To celebrate Rocky’s twelve years (and counting) on this Earth, Mary and Gren, his mom and dad, decided to have an oil portrait. Love, devotion, fondness don’t begin to describe the feelings this animal has engendered from his family. I’m sure they would agree, Rocky has changed them forever. And as he is getting older and his health is coming more into play, they have had to consider how they will remember him. They have plenty of photos and tons of memories. But how will Rocky be actively remembered?
Lately, I keep a sweet grass cross on my dash board. Every time I turn my wheel, it slowly slides from one side of my dashboard to the other. Each time, I am gently reminded of my relationship with Christ. It occurred to me that this is a small example of the kinds of cues we give ourselves in our daily life to keep us focused on what is important to us, on what we have chosen to remember. An oil portrait on the wall acts as a visual cue, gently reminding us of our relationship to the subject. It is a little interruption, if you will, from our busy lives.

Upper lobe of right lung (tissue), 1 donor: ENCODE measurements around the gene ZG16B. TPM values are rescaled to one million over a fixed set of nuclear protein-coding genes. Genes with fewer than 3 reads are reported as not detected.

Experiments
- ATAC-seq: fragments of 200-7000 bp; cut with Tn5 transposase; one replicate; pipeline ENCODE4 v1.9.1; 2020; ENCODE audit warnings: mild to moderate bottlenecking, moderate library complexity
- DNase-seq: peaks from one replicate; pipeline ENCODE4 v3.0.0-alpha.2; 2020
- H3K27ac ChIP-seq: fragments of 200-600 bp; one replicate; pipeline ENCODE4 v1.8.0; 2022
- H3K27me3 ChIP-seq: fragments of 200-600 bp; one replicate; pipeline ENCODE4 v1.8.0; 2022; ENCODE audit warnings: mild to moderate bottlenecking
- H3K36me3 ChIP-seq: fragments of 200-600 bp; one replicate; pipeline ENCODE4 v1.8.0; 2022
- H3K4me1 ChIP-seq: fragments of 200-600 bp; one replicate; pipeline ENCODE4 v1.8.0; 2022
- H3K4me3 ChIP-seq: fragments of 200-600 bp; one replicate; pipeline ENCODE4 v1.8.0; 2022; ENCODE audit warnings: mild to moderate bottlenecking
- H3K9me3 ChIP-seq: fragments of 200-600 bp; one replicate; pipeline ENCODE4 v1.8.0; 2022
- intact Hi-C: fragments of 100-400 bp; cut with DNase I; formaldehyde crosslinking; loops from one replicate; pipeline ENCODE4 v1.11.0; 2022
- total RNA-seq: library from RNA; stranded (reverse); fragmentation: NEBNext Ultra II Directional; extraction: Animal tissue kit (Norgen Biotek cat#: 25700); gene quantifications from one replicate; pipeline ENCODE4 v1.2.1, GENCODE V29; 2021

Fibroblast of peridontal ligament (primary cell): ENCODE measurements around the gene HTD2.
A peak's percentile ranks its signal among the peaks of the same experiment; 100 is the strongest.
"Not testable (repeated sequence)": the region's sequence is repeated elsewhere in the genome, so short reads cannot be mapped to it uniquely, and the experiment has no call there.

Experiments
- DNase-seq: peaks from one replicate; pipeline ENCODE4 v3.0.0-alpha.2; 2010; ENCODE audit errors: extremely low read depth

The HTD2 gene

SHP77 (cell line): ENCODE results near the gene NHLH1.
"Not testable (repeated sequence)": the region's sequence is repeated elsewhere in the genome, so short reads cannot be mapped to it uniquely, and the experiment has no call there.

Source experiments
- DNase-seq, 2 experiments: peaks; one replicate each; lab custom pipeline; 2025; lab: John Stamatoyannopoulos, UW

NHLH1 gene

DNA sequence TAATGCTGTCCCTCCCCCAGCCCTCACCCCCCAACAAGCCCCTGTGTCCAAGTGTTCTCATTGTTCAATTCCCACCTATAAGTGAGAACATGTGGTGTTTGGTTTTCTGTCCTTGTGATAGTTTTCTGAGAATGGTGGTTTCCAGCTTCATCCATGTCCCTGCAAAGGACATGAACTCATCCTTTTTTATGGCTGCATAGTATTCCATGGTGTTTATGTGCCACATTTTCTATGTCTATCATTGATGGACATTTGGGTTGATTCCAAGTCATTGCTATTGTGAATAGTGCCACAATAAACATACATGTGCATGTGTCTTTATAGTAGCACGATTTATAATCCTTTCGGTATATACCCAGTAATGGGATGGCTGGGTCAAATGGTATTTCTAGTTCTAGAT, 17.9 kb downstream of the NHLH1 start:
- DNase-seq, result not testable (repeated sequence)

My goal, as always, is to make this interruption as meaningful as possible. My job is to capture the likeness and personality, through the physical hints provided. But the physical characteristics of living things are ever changing and evolving, as are the moods and feelings we project.
That’s why a portrait is rarely about the subject alone. It is probably more about the feelings my subject has generated in others. We portrait artists talk a lot about how an oil portrait celebrates the life of a subject. But it really celebrates the life of those who know and love the subject. My goal is to capture those feeling as well in as meaningful and permanent way as is possible. Of course, nothing in this life is permanent, but it is a pretty safe bet that our portrait will outlive us, possibly by centuries.
I take this responsibility very seriously, whether I’m painting a Supreme Court Justice or someone’s beloved pet. The painting I am making will be the primary way future generations will remember us. I know Rocky will be remembered fondly long after he leaves this fleeting plane of existence, in part because every glance at his portrait will remind us of what a magnificent Dog he is and was. And that’s important, if you want to understand the people he has touched.